Domestic Political Controversies Haven’t Harmed Israeli High-Tech

When Israel’s controversy over judicial reform reached its peak earlier this year, there were dire predictions—some almost indistinguishable from threats—that an attempt to return to the constitutional status quo ante 1995 would send technology companies fleeing the country, and possibly tank the Israeli economy. Yet, although a judicial-reform compromise might still emerge, the country’s high-tech sector seems to be doing fine, notwithstanding some bruising from a worldwide downturn. Jonah Mandel reports:

The global economic slowdown and domestic political turmoil have not impaired the long-term prospects of Israel’s vaunted high-tech industry, officials and insiders say, despite a recent decline in hiring in the sector. Nearly 18 percent of Israel’s gross domestic product comes from the tech sector, which employs 12 percent of the workforce, generates nearly a third of its income tax, and constitutes half of exports, official figures show.

Worldwide inflation and climbing interest rates had caused a drop-off in Israeli tech jobs in 2022, with the number of hirings in the sector dipping 0.2 percent in the first quarter of 2023—its first fall since 2008, said a newly issued report. The “stagnation” in tech hiring, however, had yet to have a negative impact on Israel’s GDP or exports, said Dror Bin, director of the Israel Innovation Authority (IIA) which compiled the report together with the Start-Up Nation Policy Institute (SNPI).

IIA’s Bin noted the data indicated no immediate effect of the legal crisis on Israel’s economy. “I don’t see companies taking the operations outside of Israel,” he said. “We do see a trend of more entrepreneurs deciding to establish their legal entity outside of Israel, but the operation remains in Israel.”

Read more at Times of Israel

More about: Israeli economy, Israeli Judicial Reform, Israeli technology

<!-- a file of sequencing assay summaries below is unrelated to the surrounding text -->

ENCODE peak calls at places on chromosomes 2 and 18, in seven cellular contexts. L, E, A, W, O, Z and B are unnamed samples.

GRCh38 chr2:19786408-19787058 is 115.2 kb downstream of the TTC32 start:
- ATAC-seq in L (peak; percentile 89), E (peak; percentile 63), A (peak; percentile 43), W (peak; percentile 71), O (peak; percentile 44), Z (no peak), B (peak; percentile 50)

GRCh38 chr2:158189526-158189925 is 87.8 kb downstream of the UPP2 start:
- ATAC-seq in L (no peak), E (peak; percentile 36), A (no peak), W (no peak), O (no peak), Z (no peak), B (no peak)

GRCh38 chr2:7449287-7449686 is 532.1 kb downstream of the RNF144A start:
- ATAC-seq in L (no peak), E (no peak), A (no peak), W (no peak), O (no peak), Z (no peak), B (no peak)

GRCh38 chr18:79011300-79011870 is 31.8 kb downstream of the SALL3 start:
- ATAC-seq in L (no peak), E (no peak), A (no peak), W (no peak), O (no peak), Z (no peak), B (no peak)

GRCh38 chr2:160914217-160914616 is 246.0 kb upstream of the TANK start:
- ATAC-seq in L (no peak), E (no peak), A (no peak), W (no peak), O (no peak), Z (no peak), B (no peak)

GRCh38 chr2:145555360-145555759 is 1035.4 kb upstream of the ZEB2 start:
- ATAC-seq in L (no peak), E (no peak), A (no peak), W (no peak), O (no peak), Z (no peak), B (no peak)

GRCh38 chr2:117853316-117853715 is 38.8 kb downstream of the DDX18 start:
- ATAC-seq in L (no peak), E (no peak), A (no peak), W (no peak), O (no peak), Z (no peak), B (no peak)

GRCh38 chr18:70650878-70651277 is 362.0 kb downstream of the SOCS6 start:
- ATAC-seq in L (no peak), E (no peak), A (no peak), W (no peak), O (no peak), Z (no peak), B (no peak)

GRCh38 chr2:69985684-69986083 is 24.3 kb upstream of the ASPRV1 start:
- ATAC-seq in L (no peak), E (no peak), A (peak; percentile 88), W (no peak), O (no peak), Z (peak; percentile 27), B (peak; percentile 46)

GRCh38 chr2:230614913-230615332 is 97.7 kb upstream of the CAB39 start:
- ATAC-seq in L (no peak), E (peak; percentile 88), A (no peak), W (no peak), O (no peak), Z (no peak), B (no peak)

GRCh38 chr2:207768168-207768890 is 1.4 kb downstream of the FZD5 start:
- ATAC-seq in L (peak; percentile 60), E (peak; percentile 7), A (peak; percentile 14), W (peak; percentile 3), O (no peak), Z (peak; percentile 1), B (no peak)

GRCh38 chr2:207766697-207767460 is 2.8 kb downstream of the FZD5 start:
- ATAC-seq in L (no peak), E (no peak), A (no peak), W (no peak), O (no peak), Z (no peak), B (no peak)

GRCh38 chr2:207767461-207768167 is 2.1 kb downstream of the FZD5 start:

Iran’s Calculations and America’s Mistake

There is little doubt that if Hizballah had participated more intensively in Saturday’s attack, Israeli air defenses would have been pushed past their limits, and far more damage would have been done. Daniel Byman and Kenneth Pollack, trying to look at things from Tehran’s perspective, see this as an important sign of caution—but caution that shouldn’t be exaggerated:

Iran is well aware of the extent and capability of Israel’s air defenses. The scale of the strike was almost certainly designed to enable at least some of the attacking munitions to penetrate those defenses and cause some degree of damage. Their inability to do so was doubtless a disappointment to Tehran, but the Iranians can probably still console themselves that the attack was frightening for the Israeli people and alarming to their government. Iran probably hopes that it was unpleasant enough to give Israeli leaders pause the next time they consider an operation like the embassy strike.

Hizballah is Iran’s ace in the hole. With more than 150,000 rockets and missiles, the Lebanese militant group could overwhelm Israeli air defenses. . . . All of this reinforces the strategic assessment that Iran is not looking to escalate with Israel and is, in fact, working very hard to avoid escalation. . . . Still, Iran has crossed a Rubicon, although it may not recognize it. Iran had never struck Israel directly from its own territory before Saturday.

Byman and Pollack see here an important lesson for America:

What Saturday’s fireworks hopefully also illustrated is the danger of U.S. disengagement from the Middle East. . . . The latest round of violence shows why it is important for the United States to take the lead on pushing back on Iran and its proxies and bolstering U.S. allies.

Read more at Foreign Policy

More about: Iran, Israeli Security, U.S. Foreign policy